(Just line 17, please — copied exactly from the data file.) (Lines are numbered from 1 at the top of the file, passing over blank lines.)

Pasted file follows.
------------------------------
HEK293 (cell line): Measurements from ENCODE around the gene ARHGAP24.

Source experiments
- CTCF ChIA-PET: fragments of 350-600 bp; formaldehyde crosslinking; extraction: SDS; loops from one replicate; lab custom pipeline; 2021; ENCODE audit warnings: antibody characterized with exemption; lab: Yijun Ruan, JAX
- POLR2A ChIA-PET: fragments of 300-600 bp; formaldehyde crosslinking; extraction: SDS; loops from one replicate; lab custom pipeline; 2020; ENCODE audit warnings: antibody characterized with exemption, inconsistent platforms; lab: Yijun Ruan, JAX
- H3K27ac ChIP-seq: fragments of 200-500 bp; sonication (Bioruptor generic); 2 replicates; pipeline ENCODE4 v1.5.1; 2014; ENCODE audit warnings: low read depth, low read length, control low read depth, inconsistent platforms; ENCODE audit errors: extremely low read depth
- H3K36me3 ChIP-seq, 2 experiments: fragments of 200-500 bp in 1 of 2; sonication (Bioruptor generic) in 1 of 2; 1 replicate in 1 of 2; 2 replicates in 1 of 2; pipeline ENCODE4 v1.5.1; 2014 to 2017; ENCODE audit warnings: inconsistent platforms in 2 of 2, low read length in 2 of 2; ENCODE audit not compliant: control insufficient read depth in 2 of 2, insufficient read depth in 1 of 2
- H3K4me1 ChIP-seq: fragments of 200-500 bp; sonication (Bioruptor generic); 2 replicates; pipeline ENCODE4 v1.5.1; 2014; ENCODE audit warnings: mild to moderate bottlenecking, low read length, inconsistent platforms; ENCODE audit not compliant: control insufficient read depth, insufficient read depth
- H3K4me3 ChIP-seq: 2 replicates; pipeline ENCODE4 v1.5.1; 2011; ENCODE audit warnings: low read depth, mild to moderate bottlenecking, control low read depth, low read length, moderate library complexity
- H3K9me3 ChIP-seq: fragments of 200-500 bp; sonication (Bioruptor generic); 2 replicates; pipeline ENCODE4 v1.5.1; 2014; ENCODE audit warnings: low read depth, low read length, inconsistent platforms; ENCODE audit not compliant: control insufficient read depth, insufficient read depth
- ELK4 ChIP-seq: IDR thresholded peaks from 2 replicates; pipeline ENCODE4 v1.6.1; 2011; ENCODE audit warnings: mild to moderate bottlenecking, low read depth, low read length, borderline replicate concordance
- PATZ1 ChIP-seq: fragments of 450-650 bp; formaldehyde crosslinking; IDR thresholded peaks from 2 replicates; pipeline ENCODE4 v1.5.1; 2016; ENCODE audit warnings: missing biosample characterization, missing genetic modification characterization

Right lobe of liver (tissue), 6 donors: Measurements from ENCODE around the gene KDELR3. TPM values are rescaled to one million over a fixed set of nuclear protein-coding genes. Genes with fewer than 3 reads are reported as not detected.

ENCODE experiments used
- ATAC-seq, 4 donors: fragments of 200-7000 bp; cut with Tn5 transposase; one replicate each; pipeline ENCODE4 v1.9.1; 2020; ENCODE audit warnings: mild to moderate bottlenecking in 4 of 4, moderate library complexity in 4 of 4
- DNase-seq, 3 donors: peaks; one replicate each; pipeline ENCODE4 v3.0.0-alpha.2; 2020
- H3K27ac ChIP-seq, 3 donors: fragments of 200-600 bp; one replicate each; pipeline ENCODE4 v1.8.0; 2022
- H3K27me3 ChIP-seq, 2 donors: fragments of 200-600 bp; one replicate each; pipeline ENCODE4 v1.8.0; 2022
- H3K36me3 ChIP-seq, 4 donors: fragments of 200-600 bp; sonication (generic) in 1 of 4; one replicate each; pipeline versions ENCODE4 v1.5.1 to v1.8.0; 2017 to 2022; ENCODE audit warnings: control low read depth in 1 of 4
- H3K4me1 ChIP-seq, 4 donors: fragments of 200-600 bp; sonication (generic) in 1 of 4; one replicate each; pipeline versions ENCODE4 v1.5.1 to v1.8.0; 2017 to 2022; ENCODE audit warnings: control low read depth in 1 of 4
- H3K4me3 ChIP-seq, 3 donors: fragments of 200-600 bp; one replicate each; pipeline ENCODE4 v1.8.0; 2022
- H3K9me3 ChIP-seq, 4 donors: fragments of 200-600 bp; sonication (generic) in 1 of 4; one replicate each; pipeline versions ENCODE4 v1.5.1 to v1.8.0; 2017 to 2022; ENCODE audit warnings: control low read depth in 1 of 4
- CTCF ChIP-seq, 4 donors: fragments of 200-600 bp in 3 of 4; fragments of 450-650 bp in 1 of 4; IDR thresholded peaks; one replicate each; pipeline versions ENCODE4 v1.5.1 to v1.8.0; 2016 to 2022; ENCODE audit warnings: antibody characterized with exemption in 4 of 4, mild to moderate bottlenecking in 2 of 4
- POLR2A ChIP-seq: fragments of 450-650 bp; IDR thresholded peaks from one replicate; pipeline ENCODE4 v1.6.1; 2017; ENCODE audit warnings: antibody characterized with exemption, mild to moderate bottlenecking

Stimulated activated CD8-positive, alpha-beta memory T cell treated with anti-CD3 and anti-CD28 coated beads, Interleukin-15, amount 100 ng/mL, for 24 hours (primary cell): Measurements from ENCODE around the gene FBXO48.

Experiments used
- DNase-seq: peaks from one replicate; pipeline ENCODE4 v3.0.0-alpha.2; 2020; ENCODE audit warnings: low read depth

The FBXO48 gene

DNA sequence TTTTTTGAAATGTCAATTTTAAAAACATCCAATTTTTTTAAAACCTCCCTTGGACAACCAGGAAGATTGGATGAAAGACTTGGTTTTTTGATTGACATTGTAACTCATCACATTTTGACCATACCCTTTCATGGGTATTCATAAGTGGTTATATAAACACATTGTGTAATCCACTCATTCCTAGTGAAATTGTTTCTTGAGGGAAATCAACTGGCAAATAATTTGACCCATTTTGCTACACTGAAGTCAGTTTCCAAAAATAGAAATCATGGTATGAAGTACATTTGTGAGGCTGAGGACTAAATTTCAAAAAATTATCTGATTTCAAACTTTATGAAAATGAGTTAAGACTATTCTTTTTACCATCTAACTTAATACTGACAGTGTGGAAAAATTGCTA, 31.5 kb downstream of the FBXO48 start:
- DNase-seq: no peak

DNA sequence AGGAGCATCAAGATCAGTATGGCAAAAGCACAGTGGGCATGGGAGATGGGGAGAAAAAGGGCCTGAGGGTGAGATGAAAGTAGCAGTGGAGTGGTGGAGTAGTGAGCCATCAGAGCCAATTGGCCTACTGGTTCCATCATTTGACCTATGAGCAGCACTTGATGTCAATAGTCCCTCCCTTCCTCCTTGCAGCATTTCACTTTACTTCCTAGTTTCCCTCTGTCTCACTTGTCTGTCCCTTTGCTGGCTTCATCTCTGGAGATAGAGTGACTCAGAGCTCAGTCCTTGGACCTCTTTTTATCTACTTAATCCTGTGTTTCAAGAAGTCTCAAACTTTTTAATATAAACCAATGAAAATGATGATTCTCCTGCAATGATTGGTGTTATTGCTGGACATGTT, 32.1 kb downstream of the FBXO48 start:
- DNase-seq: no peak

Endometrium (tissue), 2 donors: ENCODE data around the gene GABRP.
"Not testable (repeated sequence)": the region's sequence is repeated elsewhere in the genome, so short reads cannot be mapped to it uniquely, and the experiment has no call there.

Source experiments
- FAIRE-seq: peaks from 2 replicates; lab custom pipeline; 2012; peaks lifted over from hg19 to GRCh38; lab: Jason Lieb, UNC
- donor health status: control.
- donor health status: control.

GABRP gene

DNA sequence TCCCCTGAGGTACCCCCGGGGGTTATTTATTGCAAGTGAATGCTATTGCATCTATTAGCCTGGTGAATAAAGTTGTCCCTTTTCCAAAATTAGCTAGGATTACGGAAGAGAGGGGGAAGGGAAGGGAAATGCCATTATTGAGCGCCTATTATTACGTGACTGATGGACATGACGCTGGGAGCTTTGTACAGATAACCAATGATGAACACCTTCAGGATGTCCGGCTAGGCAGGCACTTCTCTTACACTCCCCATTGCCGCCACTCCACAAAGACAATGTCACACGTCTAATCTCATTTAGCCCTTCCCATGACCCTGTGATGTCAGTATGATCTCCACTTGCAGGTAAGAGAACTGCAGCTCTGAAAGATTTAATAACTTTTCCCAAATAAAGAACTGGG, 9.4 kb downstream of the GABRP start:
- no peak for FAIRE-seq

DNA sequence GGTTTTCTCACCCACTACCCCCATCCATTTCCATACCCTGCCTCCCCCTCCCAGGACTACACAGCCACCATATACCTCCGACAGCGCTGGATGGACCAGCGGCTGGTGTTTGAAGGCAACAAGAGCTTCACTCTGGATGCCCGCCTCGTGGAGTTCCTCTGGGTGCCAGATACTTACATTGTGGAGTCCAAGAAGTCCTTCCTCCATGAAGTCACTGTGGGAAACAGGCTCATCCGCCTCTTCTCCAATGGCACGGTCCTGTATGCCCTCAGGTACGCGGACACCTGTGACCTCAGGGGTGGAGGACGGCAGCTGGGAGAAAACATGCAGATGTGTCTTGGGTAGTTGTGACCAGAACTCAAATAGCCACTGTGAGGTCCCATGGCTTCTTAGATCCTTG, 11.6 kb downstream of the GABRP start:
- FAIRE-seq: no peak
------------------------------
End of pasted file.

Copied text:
- H3K27me3 ChIP-seq, 2 donors: fragments of 200-600 bp; one replicate each; pipeline ENCODE4 v1.8.0; 2022